CORONAVIRUS:

 What You Need To Know

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The Latest Headlines You Need To Know

  • The Centers for Disease Control and Prevention changed its guidance late Friday concerning the wearing of cloth face masks while out in public. The CDC, according to President Donald Trump, said that people, when going to public locations, should now wear “non-medical, cloth face coverings.” The action is voluntary, Trump said in his afternoon press briefing. Since the beginning of the battle against COVID-19, the World Health Organization and the Centers for Disease Control and Prevention had said that people didn’t need to wear masks unless they were sick and coughing, The New York Times reported prior to Trump’s announcement. Thursday evening, Trump had said his administration would have regulations when it came to the general population and the wearing of masks. Some opportunities for wearing masks while in public would be when going to pharmacies and grocery stores, the Times reported. Many people may now be looking for ways to make their own personal protective equipment or to make PPE for those working the front lines. There are many designs to make, from no-sew options to ones that need some needle and thread. No Sew Supplies: A bandanna or piece of finished cloth Hair elastics Sewn versions Supplies: Paper, to make a pattern Cotton fabric Fusible interfacing Elastic Pins Sewing machine The New York Times has an alternate pattern. Click here for step by step instructions. Kaiser Permanente has also shared a design approved by the health system for donation to hospitals, The Washington Post reported.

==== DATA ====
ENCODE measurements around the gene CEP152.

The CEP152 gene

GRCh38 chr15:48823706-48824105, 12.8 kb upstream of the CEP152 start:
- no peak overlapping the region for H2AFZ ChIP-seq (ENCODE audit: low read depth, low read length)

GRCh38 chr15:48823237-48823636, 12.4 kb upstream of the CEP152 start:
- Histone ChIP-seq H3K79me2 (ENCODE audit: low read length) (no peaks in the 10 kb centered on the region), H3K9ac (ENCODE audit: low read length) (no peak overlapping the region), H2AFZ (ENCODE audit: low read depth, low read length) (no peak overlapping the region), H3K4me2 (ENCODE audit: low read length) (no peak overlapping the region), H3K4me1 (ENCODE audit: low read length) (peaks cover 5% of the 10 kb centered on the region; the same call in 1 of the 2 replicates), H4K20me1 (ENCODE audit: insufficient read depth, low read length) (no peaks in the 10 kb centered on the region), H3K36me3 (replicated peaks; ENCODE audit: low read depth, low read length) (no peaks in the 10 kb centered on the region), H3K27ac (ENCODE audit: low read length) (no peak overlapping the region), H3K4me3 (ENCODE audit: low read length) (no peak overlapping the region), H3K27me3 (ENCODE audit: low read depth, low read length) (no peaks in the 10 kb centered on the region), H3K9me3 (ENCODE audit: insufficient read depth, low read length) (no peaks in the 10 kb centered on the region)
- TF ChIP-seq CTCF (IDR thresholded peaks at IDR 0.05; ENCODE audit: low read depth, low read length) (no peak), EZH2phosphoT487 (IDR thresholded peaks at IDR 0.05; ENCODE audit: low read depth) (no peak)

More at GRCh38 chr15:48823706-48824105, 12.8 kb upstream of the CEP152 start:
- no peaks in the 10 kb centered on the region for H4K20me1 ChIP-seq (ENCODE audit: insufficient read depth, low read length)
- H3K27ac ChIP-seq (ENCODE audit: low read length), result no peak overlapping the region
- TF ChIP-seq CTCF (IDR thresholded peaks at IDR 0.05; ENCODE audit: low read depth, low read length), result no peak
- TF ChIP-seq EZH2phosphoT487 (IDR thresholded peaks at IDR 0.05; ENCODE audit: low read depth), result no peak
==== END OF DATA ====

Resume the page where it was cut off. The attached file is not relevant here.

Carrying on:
• During a meeting with Orange County Mayor Jerry Demings Friday afternoon, he said there are nearly 600 cases of COVID-19 in the county alone. Dr. Raul Pino says that over 6,000 tests have been conducted for the virus and that he projects that the number of positive cases could reach 1,000 by next Friday. As a way of keeping track of 'hot spots' where the cases are spreading, they have released a 'heat map', which shows the total number of positive cases, as well as those persons who are being monitored or under investigation as a potential case.  You can see the map and the affected zip codes here.